Peoria Journal Star
September 11, 2006
Memorials may help families cope
WASHINGTON, D.C. - The memorials and other special
programs observing the fifth anniversary of the Sept. 11, 2001,
terrorist attacks may help those who are still wrestling with the
"One of the things that helps people recover is to feel
understood," said disaster psychiatrist Edward Kantor of the
University of Virginia School of Medicine. "If people are not
paying attention . . . it could have an impact in terms of if you
feel connected or not."
That's especially true in the case of those who lost loved ones
at the Pentagon and in Pennsylvania, which are usually
overshadowed in the news by the World Trade Center attacks, which
killed far more people and destroyed iconic towers.
". . . Sometimes I wonder if they've forgotten there were lives
lost in three different spots," said Patricia Grooss-Getzfred,
formerly of Morton, whose husband died at the Pentagon that day.
Most people who live through disasters recover fully after
going through the grieving process, Kantor said. Only a small
percentage are affected by post-traumatic stress disorder or
depression, which affects their ability to function.
Disaster psychiatrists are recognizing that there isn't a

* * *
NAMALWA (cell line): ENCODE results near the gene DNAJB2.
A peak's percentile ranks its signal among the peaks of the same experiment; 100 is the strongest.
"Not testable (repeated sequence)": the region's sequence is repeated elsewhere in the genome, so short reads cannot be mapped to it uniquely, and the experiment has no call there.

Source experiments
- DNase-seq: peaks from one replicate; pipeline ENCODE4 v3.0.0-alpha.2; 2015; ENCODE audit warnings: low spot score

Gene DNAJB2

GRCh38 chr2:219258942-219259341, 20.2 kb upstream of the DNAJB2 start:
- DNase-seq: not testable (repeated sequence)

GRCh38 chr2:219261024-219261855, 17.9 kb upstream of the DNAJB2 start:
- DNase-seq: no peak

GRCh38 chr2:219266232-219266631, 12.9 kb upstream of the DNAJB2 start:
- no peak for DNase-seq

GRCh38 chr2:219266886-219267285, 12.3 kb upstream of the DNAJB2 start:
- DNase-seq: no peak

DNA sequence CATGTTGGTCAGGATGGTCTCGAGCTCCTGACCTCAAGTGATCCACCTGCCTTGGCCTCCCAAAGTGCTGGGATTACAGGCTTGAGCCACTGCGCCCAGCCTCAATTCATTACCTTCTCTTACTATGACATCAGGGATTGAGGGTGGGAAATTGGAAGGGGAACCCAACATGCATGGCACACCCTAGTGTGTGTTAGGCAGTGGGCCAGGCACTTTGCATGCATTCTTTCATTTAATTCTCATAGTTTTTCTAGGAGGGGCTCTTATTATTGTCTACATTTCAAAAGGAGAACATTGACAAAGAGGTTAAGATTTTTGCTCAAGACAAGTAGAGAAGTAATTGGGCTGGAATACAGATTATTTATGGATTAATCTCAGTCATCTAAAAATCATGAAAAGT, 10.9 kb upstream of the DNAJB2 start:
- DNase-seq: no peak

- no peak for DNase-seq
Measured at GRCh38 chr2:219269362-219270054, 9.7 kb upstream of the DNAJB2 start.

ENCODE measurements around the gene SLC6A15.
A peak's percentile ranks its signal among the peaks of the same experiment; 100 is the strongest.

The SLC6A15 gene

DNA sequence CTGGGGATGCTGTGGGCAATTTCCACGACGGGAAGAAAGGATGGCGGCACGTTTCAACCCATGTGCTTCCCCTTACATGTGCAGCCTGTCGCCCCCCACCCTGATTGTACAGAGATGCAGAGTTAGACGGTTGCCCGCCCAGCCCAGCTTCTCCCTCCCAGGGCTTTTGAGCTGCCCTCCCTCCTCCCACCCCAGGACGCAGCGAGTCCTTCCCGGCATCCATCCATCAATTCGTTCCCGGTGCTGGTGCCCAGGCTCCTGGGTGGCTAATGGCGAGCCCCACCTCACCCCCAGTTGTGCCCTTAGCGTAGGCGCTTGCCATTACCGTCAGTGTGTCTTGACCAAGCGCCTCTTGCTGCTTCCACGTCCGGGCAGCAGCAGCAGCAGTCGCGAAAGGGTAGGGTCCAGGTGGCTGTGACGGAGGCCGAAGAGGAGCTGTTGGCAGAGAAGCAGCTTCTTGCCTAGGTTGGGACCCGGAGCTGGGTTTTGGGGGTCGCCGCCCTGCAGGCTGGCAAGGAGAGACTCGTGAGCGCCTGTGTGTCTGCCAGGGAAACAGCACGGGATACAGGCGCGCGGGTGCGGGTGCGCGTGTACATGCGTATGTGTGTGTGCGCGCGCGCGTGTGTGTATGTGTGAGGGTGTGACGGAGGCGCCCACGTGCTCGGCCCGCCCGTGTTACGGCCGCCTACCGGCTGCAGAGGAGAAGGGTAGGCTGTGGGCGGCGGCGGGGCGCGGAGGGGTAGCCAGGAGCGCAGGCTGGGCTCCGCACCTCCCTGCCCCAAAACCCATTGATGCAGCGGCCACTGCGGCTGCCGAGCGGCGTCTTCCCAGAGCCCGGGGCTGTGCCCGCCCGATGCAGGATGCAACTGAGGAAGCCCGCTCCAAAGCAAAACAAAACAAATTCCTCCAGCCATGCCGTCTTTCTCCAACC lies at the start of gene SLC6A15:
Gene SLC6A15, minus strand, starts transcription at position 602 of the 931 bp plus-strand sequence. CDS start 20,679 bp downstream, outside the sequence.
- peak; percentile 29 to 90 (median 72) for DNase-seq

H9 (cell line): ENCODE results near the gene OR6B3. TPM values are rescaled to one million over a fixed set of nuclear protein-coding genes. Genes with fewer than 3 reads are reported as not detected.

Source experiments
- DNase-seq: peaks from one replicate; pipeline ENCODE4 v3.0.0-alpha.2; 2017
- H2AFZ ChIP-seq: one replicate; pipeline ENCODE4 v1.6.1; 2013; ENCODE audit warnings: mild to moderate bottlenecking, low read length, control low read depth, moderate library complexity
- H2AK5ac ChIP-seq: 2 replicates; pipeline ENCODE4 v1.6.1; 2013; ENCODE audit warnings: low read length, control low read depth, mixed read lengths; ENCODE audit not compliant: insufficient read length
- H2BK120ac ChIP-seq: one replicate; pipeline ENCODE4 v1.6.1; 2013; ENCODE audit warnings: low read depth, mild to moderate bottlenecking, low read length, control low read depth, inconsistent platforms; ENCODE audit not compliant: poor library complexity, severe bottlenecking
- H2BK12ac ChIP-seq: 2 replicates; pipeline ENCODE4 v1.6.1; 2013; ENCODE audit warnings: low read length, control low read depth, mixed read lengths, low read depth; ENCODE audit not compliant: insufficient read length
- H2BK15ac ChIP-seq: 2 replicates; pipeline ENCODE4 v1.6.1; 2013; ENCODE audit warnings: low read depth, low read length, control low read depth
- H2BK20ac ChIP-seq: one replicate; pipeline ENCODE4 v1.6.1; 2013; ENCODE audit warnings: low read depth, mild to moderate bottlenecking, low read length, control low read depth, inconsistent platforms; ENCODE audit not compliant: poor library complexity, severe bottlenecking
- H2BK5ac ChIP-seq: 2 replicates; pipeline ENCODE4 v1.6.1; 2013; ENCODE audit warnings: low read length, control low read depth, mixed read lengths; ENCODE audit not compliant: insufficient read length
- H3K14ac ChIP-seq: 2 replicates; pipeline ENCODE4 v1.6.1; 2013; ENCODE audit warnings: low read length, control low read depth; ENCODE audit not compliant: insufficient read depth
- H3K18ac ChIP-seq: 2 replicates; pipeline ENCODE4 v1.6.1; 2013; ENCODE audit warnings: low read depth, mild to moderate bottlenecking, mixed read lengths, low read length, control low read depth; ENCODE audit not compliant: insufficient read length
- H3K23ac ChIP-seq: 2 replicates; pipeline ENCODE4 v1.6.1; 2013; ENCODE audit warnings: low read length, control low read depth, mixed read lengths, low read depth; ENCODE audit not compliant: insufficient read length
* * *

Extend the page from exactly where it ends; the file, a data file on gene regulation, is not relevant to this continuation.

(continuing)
one-size-fits-all treatment program.
Sept. 11: Five Years Later
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know what you think. Check in each day to share your
thoughts on remembering Sept. 11.
"The reactions tend to be very individual. No two people
respond the same way," Kantor said. "Some people do better with
support from their church. Other people follow a psychotherapy
model and want to talk about it. Others who are pushed to talk
develop more symptoms and get worse."
Because the Sept. 11 attacks were broadcast repeatedly
throughout the world, a large number of people, even television
viewers, were affected.
Yet that coverage also brought wide support for the survivors
and the acknowledgment that "it's OK to feel bad," which is key to
recovery, said Kantor, who is a co-author of the recently released
"Psychological First Aid Field Operations Guide," approved by the
U.S. Surgeon General's Office.
"Every disaster is unique, and we try to learn from one and
then extrapolate it to the next. Each time, we find there are
characteristics that we didn't expect, or things or nuances that
make it a little bit different," he said.
Since 9-11, disaster psychiatry experts have rejected the once
commonly used technique of debriefing, in which people are
encouraged to recount in detail their experiences. After the
terrorist attacks, debriefing specialists were sent to New York
City to encourage firefighters and police officers to recount
their experiences in an effort to prevent PTSD.
"As evidence evolved, we learned that some people are actually
harmed by that," Kantor said.
Dori Meinert can be reached at (202) 737-7686 or firstname.lastname@example.org.